The signatories include a mix of younger and older officials, and many are career foreign service officers. A State Department official told FP on Monday that the letter would soon be closed because organizers were satisfied that a comprehensive subsection of the State Department was represented.
In a statement, acting spokesman Mark Toner said: “We are aware of a dissent channel message regarding the executive order.”
“The Dissent Channel is a long-standing official vehicle for State Department employees to convey alternative views and perspectives on policy issues,” he added. “This is an important process that the acting secretary, and the department as a whole, value, and respect. It allows State employees to express divergent policy views candidly and privately to senior leadership.”
After the memo is submitted, it is distributed to the senior leadership of the State Department and prompts a response from the secretary of state. At times, that can put the nation’s top diplomat in an exceedingly awkward position. Last summer, diplomats wrote a dissent memo imploring the Obama administration to launch missile strikes against the Syrian government, a policy Secretary of State John Kerry reportedly supported in private. However, choosing not to break with the president publicly, Kerry said through his spokesman that he was “very committed” to the administration’s policy.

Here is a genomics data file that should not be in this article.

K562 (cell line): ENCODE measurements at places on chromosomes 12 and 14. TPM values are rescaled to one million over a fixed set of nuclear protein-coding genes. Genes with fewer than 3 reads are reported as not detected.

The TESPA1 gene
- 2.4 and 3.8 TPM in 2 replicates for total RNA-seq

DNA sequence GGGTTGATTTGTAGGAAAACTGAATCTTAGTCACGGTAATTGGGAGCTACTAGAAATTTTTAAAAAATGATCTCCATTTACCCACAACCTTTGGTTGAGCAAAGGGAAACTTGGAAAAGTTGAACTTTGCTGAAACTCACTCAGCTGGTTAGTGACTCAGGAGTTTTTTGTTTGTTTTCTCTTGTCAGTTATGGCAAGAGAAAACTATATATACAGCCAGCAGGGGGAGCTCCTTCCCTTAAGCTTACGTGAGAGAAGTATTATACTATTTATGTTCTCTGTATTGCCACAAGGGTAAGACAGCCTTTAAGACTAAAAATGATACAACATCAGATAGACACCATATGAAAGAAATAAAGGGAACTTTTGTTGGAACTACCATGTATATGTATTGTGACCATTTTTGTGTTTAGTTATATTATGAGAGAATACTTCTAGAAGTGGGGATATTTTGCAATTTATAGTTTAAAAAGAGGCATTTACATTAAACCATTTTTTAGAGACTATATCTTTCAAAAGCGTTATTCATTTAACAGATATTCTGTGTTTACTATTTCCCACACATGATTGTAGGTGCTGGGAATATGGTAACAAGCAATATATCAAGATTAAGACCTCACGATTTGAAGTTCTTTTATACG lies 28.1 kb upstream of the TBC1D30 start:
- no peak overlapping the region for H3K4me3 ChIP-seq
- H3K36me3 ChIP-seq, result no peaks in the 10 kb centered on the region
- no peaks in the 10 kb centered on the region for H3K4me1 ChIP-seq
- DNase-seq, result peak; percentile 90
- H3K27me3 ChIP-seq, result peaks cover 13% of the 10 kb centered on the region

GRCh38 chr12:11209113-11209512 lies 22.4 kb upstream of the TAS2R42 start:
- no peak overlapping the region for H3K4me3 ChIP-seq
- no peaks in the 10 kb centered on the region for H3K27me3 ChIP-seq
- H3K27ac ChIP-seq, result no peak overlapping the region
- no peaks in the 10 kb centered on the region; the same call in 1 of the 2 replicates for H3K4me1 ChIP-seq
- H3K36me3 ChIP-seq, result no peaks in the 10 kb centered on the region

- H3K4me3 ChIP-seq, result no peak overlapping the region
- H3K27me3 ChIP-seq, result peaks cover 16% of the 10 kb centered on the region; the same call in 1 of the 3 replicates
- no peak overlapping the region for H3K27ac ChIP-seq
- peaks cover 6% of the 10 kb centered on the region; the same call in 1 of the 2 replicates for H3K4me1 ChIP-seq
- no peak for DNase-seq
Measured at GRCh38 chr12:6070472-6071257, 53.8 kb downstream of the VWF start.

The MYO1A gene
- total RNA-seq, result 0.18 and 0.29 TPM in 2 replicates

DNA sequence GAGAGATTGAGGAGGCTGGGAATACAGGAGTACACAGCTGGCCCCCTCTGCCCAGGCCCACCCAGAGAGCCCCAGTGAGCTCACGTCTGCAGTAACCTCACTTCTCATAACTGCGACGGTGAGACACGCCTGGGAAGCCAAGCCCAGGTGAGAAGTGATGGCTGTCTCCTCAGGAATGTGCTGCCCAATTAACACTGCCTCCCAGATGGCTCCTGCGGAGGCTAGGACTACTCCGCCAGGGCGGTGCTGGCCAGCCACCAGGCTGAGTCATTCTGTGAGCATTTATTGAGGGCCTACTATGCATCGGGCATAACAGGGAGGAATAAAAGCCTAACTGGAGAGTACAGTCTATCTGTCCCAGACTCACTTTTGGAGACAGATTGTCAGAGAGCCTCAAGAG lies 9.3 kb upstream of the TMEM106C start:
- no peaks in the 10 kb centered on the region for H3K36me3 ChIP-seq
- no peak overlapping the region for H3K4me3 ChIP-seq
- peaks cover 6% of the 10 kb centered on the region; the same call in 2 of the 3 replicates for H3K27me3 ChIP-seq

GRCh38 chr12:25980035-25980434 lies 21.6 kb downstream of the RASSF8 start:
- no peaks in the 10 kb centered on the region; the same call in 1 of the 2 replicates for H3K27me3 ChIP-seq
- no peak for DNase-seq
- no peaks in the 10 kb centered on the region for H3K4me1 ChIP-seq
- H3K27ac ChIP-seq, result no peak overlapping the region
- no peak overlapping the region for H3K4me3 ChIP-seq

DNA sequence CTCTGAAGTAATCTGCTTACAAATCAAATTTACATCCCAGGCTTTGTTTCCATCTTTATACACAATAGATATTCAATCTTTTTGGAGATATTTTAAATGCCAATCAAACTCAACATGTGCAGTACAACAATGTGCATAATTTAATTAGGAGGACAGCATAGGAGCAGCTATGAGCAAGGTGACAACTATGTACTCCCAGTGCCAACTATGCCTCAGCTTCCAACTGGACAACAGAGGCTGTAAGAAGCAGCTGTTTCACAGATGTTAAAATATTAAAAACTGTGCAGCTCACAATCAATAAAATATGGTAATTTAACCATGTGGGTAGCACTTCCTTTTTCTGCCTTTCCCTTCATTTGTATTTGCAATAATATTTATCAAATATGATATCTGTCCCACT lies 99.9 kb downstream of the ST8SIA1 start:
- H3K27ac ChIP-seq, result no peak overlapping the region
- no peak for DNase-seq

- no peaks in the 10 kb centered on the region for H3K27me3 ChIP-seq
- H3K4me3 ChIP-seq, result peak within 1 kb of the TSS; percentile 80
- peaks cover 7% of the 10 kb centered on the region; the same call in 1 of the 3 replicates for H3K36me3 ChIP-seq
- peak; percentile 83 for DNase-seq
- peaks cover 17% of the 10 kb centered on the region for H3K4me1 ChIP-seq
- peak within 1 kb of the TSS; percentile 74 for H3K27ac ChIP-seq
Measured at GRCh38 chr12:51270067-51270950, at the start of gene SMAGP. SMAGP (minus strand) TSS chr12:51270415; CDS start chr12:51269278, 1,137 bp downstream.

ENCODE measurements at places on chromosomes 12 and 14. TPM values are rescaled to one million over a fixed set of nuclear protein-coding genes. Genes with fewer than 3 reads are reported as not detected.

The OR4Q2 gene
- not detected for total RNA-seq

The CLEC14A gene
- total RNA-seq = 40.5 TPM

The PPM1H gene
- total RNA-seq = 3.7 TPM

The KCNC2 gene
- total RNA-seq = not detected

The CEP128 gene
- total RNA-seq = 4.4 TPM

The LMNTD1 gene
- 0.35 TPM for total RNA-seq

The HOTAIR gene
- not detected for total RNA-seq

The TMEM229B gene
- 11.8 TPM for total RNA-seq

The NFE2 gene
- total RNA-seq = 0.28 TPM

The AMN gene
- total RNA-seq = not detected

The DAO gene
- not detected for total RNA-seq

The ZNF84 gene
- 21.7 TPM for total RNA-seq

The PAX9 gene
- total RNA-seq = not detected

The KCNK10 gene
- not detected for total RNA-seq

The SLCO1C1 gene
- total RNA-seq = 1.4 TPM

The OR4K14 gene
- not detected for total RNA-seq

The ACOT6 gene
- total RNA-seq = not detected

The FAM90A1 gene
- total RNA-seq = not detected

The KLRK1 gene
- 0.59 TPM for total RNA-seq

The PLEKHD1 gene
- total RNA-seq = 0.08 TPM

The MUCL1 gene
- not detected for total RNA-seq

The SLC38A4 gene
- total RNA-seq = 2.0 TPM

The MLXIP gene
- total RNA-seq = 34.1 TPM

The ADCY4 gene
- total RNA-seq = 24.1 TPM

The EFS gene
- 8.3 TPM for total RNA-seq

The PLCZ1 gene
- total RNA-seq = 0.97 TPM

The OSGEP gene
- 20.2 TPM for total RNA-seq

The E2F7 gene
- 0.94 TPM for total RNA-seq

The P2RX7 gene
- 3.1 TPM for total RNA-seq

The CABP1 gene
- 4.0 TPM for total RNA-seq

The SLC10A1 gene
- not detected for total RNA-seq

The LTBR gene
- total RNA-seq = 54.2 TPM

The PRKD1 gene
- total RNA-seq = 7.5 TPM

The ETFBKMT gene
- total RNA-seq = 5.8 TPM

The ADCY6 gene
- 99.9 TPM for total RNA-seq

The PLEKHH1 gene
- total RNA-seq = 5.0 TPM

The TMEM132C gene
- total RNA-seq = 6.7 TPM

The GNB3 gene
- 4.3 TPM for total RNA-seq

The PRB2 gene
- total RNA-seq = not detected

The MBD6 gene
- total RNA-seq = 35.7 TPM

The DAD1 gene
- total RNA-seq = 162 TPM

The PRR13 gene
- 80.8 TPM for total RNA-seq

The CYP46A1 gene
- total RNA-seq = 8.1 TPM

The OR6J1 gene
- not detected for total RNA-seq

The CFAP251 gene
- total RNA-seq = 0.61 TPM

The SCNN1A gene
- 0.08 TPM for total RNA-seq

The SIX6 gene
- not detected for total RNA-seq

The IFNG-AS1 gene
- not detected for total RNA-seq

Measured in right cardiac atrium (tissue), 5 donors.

It’s unclear how Tillerson will respond to widespread dissent among his new subordinates even before he takes office. But a State Department official on Monday expressed doubts that the memo would ultimately succeed in changing White House policy.
“I doubt you’re going to get Trump to change his mind because of this cable,” said the official.
“You guys will make a big deal of it,” he said, referring to the press, “and leadership here will have to respond. But like the Syrian dissent memo, nothing usually comes out of it.”
Regardless of what comes of the backlash, Tillerson is likely to have a lot of frustrated and dispirited employees on his hands. Sebastian Gregg, a former foreign service officer, said his erstwhile colleagues in consular services are particularly concerned because they will be the ones rejecting or approving applications.
They’re making “life-altering decisions on a daily basis,” he said, and some are “abjectly horrified.”
Another State Department official said the White House executive order is “creating an enormous amount of confusion and disarray” because it didn’t go through the normal process for clearing.
Spicer said Monday that criticisms of the rollout of the policy are “overblown.”
“Remember, there are 329,000 people who came into this country in a 24-hour period. There were 109 stopped over a 24-hour period,” Spicer said, referring to all international arrivals, rather than those from the seven countries targeted in the order.
Spontaneous demonstrations broke out in dozens of cities and airports across the country, including in Washington, over the weekend, while several courts put a stay on the order.
“When you actually look at the perspective of what’s going on, a majority of Americans agree with the president,” he asserted.
Robbie Gramer and Jessica Holzer contributed to this report.
Photo credit: Alex Wong/Getty Images